Tucows declares end of deceptive ads - gHacks Tech News

Tucows declares end of deceptive ads

Remember Tucows? The download part of the site was very popular in the last millennium as a destination for freeware and shareware.

It fell from grace like many other services of its time as other services became more popular. Nowadays, Tucows is still around but not as popular as download portals such as Softpedia, Cnet Download or even Freewarefiles.

The company started to explore other business opportunities and began to offer domain, email and mobile phone services which make up the bulk of Tucow's revenue today.

The Tucows download portal is still maintained though and while it is not that popular anymore, it is still visited by thousands of users each day.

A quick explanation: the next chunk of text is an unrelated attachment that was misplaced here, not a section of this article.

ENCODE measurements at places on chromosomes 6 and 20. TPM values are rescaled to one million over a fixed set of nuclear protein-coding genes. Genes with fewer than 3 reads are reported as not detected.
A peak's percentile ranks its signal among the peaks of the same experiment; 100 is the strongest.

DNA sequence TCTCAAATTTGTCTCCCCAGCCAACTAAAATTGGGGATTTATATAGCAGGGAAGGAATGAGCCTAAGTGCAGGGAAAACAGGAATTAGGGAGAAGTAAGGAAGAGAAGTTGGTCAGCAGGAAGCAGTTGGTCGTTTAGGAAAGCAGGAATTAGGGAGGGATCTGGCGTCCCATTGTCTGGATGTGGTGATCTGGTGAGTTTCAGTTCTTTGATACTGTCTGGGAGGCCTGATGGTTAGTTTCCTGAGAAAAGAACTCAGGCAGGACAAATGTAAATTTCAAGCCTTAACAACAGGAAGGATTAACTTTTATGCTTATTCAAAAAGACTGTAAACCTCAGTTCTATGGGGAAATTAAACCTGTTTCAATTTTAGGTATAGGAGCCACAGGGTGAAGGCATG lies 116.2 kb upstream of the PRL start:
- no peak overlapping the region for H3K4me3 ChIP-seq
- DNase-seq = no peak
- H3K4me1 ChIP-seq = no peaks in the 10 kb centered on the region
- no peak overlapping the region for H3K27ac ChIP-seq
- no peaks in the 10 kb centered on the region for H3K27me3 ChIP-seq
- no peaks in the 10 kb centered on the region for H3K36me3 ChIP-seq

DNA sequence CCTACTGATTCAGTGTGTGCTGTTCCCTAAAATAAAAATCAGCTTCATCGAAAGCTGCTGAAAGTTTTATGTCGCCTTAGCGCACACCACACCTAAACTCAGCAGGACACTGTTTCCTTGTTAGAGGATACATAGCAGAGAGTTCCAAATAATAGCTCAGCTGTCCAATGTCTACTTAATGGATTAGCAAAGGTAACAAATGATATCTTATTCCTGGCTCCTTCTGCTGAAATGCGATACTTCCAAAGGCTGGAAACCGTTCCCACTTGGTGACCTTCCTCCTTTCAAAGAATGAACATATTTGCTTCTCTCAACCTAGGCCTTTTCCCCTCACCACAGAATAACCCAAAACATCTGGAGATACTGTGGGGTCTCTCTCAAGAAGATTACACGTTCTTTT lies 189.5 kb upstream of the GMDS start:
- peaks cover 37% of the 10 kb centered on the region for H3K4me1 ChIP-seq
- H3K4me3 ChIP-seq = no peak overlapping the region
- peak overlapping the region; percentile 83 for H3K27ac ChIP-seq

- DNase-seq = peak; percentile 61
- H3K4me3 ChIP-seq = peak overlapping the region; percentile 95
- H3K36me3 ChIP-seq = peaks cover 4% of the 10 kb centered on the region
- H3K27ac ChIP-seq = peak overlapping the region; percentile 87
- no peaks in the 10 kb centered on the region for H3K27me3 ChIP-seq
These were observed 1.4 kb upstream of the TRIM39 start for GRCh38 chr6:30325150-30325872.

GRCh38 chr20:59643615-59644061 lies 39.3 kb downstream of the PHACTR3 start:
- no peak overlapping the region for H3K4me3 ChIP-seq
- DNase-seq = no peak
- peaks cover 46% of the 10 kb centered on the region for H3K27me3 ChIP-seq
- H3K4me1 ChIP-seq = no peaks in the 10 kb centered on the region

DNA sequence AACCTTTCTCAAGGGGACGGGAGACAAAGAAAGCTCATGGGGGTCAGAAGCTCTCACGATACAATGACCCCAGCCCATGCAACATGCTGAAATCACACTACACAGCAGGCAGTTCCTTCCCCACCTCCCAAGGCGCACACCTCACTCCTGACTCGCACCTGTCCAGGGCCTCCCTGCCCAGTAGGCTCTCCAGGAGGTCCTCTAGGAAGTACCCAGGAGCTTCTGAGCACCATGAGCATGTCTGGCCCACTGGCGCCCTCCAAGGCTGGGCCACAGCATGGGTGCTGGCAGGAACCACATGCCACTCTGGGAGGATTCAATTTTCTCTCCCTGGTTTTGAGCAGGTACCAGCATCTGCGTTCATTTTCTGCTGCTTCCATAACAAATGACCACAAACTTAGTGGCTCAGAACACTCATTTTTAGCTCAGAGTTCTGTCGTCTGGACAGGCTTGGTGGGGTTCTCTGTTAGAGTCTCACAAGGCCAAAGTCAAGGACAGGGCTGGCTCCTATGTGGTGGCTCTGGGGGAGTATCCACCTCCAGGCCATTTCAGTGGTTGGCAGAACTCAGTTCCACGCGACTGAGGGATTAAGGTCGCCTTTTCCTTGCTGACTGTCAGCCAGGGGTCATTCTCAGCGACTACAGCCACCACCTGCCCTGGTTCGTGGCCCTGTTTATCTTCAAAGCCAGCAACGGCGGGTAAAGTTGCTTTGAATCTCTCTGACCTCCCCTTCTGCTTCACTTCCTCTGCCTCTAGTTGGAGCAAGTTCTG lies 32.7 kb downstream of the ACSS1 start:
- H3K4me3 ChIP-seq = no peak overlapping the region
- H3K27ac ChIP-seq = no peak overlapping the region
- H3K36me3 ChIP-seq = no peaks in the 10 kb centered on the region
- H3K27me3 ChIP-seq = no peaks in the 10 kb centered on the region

Tucows Downloads

tucows downloads

Tucows announced on May 3, 2016 that it will stop displaying deceptive or misleading advertisement on the company's download site.

The company is surprisingly honest about past advertisement even though it puts it into a greater context by mentioning that other software download sites did the same thing.

But then. Then, things got ugly. Then came the dark days where software download sites needed to wring every possible cent out of their wares. Even Tucows downloads, the seminal software download site, was not immune.

Those days made finding a download button in among the various masquerading ads more like tiptoeing through a minefield. Downloading software became a high stakes mission: Double check the pop-up blocker to ensure it’s working. Fire up AdBlock. Deep breath. Swoop in, grab the software in question and run. Oh yeah, and be exceedingly careful what you agree to in the installation process of said software.

It mentions deceptive or misleading ads on the site itself but also that the software installation itself posed additional dangers for users.